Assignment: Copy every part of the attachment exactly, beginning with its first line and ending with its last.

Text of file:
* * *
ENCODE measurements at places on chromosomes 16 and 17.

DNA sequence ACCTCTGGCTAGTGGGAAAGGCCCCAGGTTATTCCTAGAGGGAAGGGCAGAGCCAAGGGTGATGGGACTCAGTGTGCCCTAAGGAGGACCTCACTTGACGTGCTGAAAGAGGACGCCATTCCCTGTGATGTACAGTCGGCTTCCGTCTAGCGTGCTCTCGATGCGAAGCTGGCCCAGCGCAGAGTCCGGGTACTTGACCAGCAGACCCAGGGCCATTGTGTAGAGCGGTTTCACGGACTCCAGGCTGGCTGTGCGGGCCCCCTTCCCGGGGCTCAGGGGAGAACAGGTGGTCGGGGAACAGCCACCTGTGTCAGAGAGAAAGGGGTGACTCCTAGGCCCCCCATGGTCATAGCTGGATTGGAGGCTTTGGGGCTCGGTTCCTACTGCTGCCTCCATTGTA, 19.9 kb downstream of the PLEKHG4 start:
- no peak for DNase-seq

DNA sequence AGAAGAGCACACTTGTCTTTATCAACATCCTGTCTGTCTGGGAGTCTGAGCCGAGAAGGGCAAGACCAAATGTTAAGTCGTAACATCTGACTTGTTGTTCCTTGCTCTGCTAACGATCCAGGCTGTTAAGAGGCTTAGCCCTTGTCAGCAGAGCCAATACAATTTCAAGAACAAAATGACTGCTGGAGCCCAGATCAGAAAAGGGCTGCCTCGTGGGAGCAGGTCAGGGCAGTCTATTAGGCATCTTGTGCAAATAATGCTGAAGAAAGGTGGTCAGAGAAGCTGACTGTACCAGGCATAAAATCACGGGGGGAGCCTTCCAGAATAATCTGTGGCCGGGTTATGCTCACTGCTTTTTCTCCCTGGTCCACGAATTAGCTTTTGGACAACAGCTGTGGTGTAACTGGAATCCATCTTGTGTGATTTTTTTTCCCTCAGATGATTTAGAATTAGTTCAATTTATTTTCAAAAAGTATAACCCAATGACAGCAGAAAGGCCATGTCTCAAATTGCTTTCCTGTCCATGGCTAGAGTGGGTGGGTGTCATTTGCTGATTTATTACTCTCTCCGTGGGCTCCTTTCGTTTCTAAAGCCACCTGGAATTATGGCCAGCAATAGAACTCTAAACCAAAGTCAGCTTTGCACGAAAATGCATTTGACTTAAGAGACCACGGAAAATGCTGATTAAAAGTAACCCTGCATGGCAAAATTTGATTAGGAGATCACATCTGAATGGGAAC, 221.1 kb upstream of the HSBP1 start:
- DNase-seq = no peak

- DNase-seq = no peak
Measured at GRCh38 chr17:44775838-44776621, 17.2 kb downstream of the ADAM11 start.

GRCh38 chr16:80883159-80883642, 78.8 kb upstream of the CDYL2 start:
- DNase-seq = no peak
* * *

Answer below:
ENCODE measurements at places on chromosomes 16 and 17.

DNA sequence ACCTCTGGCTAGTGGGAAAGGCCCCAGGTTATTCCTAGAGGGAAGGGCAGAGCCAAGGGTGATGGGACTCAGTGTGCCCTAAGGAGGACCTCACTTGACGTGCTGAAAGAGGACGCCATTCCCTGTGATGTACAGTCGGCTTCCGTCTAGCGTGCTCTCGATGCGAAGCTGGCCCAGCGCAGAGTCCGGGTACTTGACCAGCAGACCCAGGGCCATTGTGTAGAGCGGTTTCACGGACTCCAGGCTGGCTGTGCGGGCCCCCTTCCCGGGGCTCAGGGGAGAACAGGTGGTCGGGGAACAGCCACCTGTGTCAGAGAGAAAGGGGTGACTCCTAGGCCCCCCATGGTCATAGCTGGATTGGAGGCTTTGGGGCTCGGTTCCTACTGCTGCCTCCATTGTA, 19.9 kb downstream of the PLEKHG4 start:
- no peak for DNase-seq

DNA sequence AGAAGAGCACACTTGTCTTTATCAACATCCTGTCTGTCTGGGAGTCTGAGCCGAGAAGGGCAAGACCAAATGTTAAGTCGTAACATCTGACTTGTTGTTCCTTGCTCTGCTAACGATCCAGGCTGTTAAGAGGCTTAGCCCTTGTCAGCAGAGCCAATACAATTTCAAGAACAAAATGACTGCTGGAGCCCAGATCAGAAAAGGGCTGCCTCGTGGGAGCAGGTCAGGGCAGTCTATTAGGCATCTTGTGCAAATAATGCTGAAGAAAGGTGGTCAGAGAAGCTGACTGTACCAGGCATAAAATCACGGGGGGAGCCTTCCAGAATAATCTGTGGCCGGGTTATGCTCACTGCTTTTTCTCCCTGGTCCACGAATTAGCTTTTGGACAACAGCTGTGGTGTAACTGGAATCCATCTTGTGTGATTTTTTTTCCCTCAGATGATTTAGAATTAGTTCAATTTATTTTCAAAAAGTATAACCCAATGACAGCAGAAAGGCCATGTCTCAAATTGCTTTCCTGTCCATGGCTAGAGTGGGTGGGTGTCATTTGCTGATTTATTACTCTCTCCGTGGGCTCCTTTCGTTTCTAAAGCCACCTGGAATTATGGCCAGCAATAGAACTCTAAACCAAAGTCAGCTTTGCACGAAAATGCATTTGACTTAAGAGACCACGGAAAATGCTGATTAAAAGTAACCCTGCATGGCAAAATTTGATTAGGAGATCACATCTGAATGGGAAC, 221.1 kb upstream of the HSBP1 start:
- DNase-seq = no peak

- DNase-seq = no peak
Measured at GRCh38 chr17:44775838-44776621, 17.2 kb downstream of the ADAM11 start.

GRCh38 chr16:80883159-80883642, 78.8 kb upstream of the CDYL2 start:
- DNase-seq = no peak